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I am so very tired I think I could all asleep right here on the couch, sitting up. Unfortunately I still have work to get done. It's a good kind of tired, though, the tired of a long day where things went ... not smoothly, always, but also nothing major wrong, and where at the end of the day I wasn't totally drained. So there's that.

Yesterday I had therapy of my own, not physical but mental, and talked about some things with work. That seems to be what we talk about, but it also seems to be what's going on in my life. At least it's not like anything is ever really separate from anything else. I feel the need to have nothing be my fault more than is helpful because of times when it was really very important to feel safe and be able to defend yself, which goes back to yucky childhood. I get fixated on small details of work because my brain works too fast and when a close friend died years go the only way I could avoid "feedback loops" was to overthink minutia, consciously. It's kind of interesting seeing that kind of thing play out in this other context, and nice not to have urgent things to deal with.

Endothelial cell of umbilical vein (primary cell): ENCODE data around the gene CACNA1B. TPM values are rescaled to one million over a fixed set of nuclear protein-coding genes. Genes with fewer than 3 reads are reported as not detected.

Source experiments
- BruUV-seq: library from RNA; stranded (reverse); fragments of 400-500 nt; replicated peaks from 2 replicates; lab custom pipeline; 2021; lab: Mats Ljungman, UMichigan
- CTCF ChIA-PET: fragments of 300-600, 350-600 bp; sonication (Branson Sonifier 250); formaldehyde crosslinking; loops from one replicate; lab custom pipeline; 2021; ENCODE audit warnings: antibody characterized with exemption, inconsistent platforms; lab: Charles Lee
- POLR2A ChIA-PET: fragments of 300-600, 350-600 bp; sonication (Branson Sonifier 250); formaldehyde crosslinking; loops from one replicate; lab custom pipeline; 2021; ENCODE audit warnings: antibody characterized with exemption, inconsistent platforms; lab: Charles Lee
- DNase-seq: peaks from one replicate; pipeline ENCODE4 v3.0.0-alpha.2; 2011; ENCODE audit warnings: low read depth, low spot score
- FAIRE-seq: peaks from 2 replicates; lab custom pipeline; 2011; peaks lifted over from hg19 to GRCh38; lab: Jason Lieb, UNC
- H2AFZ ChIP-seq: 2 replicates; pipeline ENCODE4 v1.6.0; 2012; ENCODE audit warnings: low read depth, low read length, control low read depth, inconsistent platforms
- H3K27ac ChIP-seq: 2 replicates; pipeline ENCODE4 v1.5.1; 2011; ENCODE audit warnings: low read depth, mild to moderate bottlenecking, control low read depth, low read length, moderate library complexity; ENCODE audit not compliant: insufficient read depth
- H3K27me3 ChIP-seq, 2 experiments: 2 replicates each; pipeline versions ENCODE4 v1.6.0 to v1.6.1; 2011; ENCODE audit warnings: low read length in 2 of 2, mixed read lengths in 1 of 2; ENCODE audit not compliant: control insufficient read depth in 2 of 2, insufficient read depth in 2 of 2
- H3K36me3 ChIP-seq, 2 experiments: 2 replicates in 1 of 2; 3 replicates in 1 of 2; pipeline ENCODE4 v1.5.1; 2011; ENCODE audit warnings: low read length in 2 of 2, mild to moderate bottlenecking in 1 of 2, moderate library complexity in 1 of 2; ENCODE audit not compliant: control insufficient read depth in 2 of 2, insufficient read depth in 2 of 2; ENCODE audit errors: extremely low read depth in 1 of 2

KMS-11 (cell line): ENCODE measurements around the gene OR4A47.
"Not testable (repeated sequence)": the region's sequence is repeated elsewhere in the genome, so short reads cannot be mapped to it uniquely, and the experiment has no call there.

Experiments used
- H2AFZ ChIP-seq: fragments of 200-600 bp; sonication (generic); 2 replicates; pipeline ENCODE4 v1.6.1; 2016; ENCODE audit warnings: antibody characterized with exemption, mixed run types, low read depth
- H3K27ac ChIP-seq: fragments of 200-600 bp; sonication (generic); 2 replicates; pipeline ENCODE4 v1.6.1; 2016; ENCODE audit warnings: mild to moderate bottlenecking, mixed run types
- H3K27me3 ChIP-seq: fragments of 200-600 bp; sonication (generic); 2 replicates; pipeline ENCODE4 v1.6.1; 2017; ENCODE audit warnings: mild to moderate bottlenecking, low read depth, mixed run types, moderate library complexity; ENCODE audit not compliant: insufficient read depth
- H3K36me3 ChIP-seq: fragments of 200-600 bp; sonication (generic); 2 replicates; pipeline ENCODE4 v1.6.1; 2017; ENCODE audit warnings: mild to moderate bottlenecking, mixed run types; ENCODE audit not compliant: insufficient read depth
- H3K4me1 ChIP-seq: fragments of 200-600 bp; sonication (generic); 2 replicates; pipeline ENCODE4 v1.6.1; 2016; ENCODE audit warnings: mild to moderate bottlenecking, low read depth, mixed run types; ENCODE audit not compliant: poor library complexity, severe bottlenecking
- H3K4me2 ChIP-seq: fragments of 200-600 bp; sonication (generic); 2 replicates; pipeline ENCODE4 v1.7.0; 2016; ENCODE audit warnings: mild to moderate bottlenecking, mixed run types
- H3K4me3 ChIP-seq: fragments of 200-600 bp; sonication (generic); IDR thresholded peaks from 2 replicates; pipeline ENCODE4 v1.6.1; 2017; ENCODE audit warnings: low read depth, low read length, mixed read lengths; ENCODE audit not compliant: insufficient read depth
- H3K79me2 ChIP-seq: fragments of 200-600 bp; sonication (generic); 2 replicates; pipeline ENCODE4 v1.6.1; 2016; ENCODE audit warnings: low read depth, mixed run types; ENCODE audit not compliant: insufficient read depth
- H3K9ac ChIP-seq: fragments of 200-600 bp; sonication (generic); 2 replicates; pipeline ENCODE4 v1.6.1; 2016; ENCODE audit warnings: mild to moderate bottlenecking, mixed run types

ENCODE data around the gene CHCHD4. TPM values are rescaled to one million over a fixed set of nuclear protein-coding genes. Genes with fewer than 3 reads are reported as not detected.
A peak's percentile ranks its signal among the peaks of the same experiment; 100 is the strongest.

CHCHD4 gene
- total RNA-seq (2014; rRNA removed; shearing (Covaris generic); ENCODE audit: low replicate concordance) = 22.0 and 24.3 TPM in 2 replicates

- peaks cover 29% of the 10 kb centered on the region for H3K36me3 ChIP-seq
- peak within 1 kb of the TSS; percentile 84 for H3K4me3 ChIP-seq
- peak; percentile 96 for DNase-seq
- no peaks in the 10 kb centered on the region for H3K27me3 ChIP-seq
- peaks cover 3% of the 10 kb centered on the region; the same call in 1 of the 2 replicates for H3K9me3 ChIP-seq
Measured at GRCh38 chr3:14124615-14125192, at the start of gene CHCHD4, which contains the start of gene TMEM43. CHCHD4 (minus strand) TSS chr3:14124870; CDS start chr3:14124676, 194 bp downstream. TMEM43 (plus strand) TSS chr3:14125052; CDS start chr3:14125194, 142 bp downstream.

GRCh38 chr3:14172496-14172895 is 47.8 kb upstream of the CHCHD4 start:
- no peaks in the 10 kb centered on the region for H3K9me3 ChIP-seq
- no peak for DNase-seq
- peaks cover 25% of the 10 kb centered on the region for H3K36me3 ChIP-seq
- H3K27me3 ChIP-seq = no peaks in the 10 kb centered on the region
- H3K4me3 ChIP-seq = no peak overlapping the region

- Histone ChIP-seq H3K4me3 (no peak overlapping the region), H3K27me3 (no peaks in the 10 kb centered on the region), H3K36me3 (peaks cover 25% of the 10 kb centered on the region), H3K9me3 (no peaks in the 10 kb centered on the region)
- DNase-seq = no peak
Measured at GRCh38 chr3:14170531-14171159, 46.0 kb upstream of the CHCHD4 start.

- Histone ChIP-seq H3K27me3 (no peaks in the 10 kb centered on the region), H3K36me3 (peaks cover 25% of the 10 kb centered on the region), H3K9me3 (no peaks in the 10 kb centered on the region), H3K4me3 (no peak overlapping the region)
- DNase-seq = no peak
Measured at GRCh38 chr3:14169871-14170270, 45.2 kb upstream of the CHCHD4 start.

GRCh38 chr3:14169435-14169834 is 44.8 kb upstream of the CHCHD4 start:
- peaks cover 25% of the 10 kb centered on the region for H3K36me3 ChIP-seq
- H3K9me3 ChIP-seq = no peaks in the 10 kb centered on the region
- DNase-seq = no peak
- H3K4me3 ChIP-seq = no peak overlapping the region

One good thing: before therapy I ducked into a used record store in SoHo and found an Oscar Peterson record (yes, a record; I have an LP player because I like old music and the really quirky stuff isn't on Spotify or the like. Which may explainthe sleepiness and worn-outedness;"Georgia on MyMind" certainly isn't helping me wake up. But a slightly different version of all that is actually making me feel really, really nice. And somehow the fact that I "found" it, cheap and tucked away in an actual store, makes it even nicer. The thrill of the chase, you know.

I am tempted in the worst way to propose a paper for the conference dawn_felagund is presenting at. It's in my city, it looks like fun, and I do miss the fun of putting together an academic paper. On the other hand... I'm tired, I'm so worn out with academia and everything that reminds me of it, and I'm more than a bit shaken so I don't really feel like my opinion is interesting. But I've always wanted to talk about the parallels between the fall of Melkor and Augustine on the fall of Lucifer, namely why someone who was the most powerful of the Ainur and closest to Iluvatar's own mind would make choices that would ultimately make him lesser. Basically, whywould anything that is created so good and complete in itself choose to become bad, which is in medieval philosophy a step toward incompleteness, basically breaking themselves in the process. What is the temptation?